Julie’s article is part 3 of a six part series on the “New Age of Master Data Management”, so I may touch on a dimension that is covered in the upcoming articles. This dimension is how business ecosystems must be a part of your organizations MDM roadmap, and that dimension is, according to Gartner, the analyst firm, covering 8 underlying dimensions as told in the post From Business Ecosystem Strategy to PIM Technology.
Working with MDM in a business ecosystem context does require MDM in the cloud of some sort. Inhouse Mater Data Management and Product Information Management (PIM), which may be on premise or in the cloud or perhaps a hybrid, is only the beginning. Collaboration with business partners in a sophisticated environment will be controlled by a cloud solution.
In his article, Aaron Zornes looks at the slow intake of multi-domain MDM, proactive data governance, graph technology and Microsoft stuff ending with stating that MDM as MANAGED SERVICE = HOT:
“Just as business users increasingly gave up on IT to deliver modest CRM in a timely, cost effective fashion (remember all the Siebel CRM debacles), so too are marketing and sales teams especially looking to improve the quality of their customer data… and pay for it as a “service” rather than as a complex, long-time-to-value capital expenditure that IT manages”.
I second that, having been working with the iDQ™ service years ago, and will add, that the same will be true for product data as well and then eventually also multi-domain MDM.
Since then the use of the term blockchain has been used more and more in general and related to Master Data Management (MDM). As you know, we love new fancy terms in our else boring industry.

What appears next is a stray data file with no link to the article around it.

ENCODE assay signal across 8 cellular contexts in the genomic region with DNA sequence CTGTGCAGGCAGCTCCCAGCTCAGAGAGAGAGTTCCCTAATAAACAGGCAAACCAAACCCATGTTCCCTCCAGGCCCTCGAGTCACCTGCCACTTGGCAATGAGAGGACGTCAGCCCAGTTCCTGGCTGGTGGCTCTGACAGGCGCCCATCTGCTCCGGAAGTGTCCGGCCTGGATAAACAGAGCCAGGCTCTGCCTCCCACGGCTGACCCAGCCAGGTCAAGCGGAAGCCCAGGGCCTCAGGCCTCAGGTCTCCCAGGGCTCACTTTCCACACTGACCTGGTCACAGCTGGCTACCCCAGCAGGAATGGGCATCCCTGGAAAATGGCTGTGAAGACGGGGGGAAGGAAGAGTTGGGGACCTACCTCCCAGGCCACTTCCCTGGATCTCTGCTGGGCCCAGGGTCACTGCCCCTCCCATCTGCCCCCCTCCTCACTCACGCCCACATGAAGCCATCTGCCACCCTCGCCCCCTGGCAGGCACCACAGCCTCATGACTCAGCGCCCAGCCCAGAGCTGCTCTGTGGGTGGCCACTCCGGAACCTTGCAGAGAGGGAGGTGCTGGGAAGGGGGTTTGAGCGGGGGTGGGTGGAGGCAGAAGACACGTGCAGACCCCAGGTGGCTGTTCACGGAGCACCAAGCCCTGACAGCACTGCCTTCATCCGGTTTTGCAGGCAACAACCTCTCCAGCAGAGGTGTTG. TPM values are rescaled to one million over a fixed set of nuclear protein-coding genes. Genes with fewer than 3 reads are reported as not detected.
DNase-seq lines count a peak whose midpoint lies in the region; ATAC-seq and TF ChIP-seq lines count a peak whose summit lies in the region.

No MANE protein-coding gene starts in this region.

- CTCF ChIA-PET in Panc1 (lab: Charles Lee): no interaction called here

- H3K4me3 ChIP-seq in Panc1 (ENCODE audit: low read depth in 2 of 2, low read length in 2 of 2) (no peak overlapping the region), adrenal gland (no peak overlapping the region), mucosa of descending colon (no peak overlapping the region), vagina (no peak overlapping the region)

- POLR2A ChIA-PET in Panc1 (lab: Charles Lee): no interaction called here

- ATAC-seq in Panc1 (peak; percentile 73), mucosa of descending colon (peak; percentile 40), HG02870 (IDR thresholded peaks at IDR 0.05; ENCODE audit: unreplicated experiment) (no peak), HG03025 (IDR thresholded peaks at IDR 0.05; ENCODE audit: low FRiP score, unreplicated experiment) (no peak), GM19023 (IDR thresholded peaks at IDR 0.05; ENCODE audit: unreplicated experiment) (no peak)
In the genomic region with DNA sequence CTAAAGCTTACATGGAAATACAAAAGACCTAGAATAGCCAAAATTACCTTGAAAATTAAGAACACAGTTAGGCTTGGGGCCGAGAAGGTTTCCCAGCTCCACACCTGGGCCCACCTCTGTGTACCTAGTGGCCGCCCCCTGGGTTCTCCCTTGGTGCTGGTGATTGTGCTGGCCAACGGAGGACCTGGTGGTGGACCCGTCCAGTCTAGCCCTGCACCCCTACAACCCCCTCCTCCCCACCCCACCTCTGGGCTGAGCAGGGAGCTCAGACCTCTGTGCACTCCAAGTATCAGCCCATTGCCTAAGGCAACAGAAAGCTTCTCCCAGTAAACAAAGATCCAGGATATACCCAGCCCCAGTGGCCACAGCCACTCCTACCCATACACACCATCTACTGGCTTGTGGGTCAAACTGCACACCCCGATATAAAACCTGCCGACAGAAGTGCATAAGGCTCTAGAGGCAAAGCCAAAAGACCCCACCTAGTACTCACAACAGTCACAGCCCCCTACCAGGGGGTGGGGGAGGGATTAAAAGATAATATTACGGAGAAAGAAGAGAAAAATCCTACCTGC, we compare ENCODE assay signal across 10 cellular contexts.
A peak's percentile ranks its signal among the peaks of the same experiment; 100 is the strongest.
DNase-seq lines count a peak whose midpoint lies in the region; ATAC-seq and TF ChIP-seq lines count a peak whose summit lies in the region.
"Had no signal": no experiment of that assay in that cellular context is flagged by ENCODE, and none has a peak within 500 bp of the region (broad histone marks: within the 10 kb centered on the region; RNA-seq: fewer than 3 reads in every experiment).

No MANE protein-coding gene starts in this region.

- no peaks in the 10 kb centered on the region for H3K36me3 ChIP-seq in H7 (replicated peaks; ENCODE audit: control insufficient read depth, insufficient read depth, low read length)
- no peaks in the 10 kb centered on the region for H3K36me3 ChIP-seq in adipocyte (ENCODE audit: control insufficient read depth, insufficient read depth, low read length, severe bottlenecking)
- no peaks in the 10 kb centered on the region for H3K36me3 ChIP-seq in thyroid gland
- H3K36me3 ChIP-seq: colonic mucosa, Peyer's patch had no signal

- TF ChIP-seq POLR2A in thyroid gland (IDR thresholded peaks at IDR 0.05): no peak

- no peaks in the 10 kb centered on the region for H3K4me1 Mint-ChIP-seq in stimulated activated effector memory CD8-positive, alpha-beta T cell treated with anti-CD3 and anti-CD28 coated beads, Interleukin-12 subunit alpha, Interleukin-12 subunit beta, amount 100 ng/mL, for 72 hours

However, there are good reasons to consider using the blockchain approach when it comes to master data. A blockchain approach can be coined as centralized consensus, which can be seen as opposite to centralized registry. After the MDM discipline has been around for more than a decade, most practitioners agree that the single source of truth is not practically achievable within a given organization of a certain size. Moreover, in the age of business ecosystems, it will be even harder to achieve that between trading partners.
This way of thinking is at the backbone of the MDM venture called Product Data Lake I’m working with right now. Yes, we love buzzwords. As if cloud computing, social network thinking, big data architecture and preparing for Internet of Things wasn’t enough, we can add blockchain approach as a predicate too.
In Product Data Lake this approach is used to establish consensus about the information and digital assets related to a given product and each instance of that product (physical asset or thing) where it makes sense. If you are interested in how that develops, why not follow Product Data Lake on LinkedIn.